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Discussion Starter · #1 · (Edited)
I do occasional work for the owners of a nice, yet "dated" townhouse. Rent in the 3k and up range. Their new tenant (signed, but not moved in yet) has an eye for design, and wants some upgrades. She says she will pay for some and difference for other upgrades since she'll be in there for two years...worth it to her to be really nice...blah, blah...Here's how two meetings went:

Meeting #1 (with all parties present):

Wants new kitchen cabinetry (10x10 kitchen), carrara marble tops, limestone floor installed on the diagonal.

Closet organizers for 4 reach-in closets.

Three bathroom upgrades:
Recessed lighting added in two (over shower + a couple extra)
New flooring in three (again wants carrara)
New vanities & accessories, etc.
wants to add a nice enclosure.

We're challenging this (for a rental?), but she's on board and says it's worth it to her.

Meeting #2:
I met her at home depot to "pick out some things".
Since the owner says everything except the kitchen cabs and counter is on her, here we go:
Now she's focusing on the cheapest s.f. tile on display. "This one is only 1.89 s.f."...
Vanities: Now wants to repaint them and change the handles.
Closets: asks if I can just add some shelves....

....uh oh. We went to HD for all this?? BTW, we're going with maple cabinets, silestone tops (one that looks like carrara), and a ceramic or porcelain tile floor.
 

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Does the owner want final approval, or did they give carte blanche? Which ever is the case, make sure the owner and the new tenant are on the same page, then just do your part. Somebody has to be responsible by mutual agreement for telling you what to put in.

Personally, I'd stay out of design choices. I can't tell you how many people with "exquisite interior design taste" put together awful places.
 

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I would be sure to discuss, disclose and have written acceptance regarding the potential liability for inferior products.

What I mean is if you do this install and she moves out in two years, while she's bought and paid for materials with a two year shelf life...where does that leave the property owner in two years with (possibly) crumbling tile and cabinets that are falling apart.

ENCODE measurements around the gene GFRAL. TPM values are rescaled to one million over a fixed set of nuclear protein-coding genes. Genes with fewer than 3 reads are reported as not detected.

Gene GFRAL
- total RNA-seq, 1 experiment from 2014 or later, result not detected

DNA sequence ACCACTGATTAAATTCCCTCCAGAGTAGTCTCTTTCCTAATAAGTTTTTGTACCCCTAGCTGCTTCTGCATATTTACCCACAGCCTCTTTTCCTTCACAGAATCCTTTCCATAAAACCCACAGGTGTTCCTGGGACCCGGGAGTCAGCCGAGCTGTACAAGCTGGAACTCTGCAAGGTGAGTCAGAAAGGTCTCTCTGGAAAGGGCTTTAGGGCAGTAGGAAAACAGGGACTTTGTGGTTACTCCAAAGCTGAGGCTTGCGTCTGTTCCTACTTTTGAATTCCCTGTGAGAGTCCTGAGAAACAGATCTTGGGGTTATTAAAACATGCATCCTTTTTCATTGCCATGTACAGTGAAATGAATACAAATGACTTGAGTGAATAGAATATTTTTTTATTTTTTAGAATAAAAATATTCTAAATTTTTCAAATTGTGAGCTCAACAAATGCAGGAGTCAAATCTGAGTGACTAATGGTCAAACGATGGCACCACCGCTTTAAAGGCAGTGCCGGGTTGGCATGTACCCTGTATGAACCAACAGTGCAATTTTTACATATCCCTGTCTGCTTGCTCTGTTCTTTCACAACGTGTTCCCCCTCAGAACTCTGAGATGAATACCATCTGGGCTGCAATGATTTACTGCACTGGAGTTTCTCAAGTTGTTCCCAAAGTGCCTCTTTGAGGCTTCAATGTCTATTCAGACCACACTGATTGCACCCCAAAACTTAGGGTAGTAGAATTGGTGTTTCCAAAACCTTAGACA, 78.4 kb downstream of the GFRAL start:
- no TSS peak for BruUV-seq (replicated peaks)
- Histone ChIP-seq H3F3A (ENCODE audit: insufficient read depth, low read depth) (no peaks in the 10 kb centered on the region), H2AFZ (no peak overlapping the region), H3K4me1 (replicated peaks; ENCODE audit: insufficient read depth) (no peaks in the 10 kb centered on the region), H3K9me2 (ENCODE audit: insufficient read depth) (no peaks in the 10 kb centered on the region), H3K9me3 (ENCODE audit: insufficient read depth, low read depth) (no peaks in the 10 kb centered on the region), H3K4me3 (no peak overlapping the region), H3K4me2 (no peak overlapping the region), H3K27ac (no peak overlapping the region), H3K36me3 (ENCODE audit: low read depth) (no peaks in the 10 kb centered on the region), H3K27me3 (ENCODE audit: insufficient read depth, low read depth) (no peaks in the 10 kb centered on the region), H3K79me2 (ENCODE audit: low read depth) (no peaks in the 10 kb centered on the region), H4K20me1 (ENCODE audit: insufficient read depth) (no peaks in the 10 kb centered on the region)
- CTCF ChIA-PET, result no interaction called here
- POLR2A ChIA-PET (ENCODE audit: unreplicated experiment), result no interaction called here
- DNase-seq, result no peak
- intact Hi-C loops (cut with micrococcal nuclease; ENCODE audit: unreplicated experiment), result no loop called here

I realize the above scenario is extreme but I do believe it needs to be visited.
 

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Beer budget champagne taste, designer, not her own property, three parties to the contract (two bosses). This project has a lot of check minuses against it.

I would not take the job with the designer. Do the work foe your client let the designer what she wants once she takes possession. If she damages the unit it comes out of the deposit at the end.
 

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Discussion Starter · #5 ·
I would be sure to discuss, disclose and have written acceptance regarding the potential liability for inferior products.

What I mean is if you do this install and she moves out in two years, while she's bought and paid for materials with a two year shelf life...where does that leave the property owner in two years with (possibly) crumbling tile and cabinets that are falling apart.

I realize the above scenario is extreme but I do believe it needs to be visited.
You're right. On behalf of the owners, I've already had my say on marble tops (no), as well as a cheap vanity for the master bath (no). Then today got a text about doing a vanity top with marble tiles instead "since they are so much less expensive than a solid piece." (uh, no).

The trusted property manager/agent is out of country for a couple days. I can't wait to push these discussions back her way.
 

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Good move. I've seen some of this in rentals, and having to tear it out and redo into something marketable when they leave can be a ton of money.
 
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